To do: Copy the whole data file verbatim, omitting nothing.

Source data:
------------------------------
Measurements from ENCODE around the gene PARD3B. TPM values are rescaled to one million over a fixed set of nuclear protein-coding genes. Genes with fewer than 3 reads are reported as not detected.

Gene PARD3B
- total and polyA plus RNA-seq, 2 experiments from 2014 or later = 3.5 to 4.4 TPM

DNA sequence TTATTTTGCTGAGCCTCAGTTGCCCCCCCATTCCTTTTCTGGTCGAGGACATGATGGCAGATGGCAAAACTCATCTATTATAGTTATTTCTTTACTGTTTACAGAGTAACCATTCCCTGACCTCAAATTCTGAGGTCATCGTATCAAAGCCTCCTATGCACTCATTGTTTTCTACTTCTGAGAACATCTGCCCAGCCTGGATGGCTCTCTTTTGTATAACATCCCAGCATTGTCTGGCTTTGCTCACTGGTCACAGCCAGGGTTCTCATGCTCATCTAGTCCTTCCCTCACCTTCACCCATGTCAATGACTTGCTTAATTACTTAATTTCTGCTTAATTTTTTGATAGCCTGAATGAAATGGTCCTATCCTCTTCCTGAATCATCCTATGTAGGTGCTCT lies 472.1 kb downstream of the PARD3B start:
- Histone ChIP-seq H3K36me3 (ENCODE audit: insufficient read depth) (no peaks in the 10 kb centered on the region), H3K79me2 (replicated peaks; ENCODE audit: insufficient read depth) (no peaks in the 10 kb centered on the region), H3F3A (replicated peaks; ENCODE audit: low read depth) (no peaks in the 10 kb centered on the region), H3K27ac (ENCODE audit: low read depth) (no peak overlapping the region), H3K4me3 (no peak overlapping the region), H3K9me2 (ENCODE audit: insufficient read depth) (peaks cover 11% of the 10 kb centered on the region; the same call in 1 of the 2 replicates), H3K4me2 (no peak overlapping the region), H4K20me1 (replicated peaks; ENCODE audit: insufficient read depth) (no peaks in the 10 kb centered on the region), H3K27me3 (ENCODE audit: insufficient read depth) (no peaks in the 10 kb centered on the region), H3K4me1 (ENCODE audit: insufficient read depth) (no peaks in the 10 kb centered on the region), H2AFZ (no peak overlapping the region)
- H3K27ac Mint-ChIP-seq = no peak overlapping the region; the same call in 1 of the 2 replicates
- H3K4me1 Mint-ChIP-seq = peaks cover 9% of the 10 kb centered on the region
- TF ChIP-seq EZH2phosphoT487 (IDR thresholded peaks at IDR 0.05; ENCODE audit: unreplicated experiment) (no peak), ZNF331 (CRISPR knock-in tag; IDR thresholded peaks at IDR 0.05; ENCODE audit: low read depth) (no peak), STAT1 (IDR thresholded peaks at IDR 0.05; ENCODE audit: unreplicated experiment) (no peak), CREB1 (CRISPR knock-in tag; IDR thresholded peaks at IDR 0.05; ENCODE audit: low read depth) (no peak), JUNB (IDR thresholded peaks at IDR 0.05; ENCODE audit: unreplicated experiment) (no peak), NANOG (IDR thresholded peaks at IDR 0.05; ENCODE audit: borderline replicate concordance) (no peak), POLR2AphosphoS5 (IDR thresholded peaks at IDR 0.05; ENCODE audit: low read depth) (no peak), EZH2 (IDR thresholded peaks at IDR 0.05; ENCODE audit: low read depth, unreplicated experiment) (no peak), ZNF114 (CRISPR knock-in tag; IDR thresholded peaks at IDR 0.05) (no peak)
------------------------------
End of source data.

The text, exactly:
Measurements from ENCODE around the gene PARD3B. TPM values are rescaled to one million over a fixed set of nuclear protein-coding genes. Genes with fewer than 3 reads are reported as not detected.

Gene PARD3B
- total and polyA plus RNA-seq, 2 experiments from 2014 or later = 3.5 to 4.4 TPM

DNA sequence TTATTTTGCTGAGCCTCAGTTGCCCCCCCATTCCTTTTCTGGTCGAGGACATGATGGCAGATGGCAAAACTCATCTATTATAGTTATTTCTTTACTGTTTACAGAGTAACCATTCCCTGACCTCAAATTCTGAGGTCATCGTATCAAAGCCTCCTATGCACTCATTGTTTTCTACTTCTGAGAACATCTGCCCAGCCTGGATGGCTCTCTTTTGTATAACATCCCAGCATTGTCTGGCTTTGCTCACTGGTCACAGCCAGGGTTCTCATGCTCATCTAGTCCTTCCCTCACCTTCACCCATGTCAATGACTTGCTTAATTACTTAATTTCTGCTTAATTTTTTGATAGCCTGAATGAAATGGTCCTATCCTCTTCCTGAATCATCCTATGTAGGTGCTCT lies 472.1 kb downstream of the PARD3B start:
- Histone ChIP-seq H3K36me3 (ENCODE audit: insufficient read depth) (no peaks in the 10 kb centered on the region), H3K79me2 (replicated peaks; ENCODE audit: insufficient read depth) (no peaks in the 10 kb centered on the region), H3F3A (replicated peaks; ENCODE audit: low read depth) (no peaks in the 10 kb centered on the region), H3K27ac (ENCODE audit: low read depth) (no peak overlapping the region), H3K4me3 (no peak overlapping the region), H3K9me2 (ENCODE audit: insufficient read depth) (peaks cover 11% of the 10 kb centered on the region; the same call in 1 of the 2 replicates), H3K4me2 (no peak overlapping the region), H4K20me1 (replicated peaks; ENCODE audit: insufficient read depth) (no peaks in the 10 kb centered on the region), H3K27me3 (ENCODE audit: insufficient read depth) (no peaks in the 10 kb centered on the region), H3K4me1 (ENCODE audit: insufficient read depth) (no peaks in the 10 kb centered on the region), H2AFZ (no peak overlapping the region)
- H3K27ac Mint-ChIP-seq = no peak overlapping the region; the same call in 1 of the 2 replicates
- H3K4me1 Mint-ChIP-seq = peaks cover 9% of the 10 kb centered on the region
- TF ChIP-seq EZH2phosphoT487 (IDR thresholded peaks at IDR 0.05; ENCODE audit: unreplicated experiment) (no peak), ZNF331 (CRISPR knock-in tag; IDR thresholded peaks at IDR 0.05; ENCODE audit: low read depth) (no peak), STAT1 (IDR thresholded peaks at IDR 0.05; ENCODE audit: unreplicated experiment) (no peak), CREB1 (CRISPR knock-in tag; IDR thresholded peaks at IDR 0.05; ENCODE audit: low read depth) (no peak), JUNB (IDR thresholded peaks at IDR 0.05; ENCODE audit: unreplicated experiment) (no peak), NANOG (IDR thresholded peaks at IDR 0.05; ENCODE audit: borderline replicate concordance) (no peak), POLR2AphosphoS5 (IDR thresholded peaks at IDR 0.05; ENCODE audit: low read depth) (no peak), EZH2 (IDR thresholded peaks at IDR 0.05; ENCODE audit: low read depth, unreplicated experiment) (no peak), ZNF114 (CRISPR knock-in tag; IDR thresholded peaks at IDR 0.05) (no peak)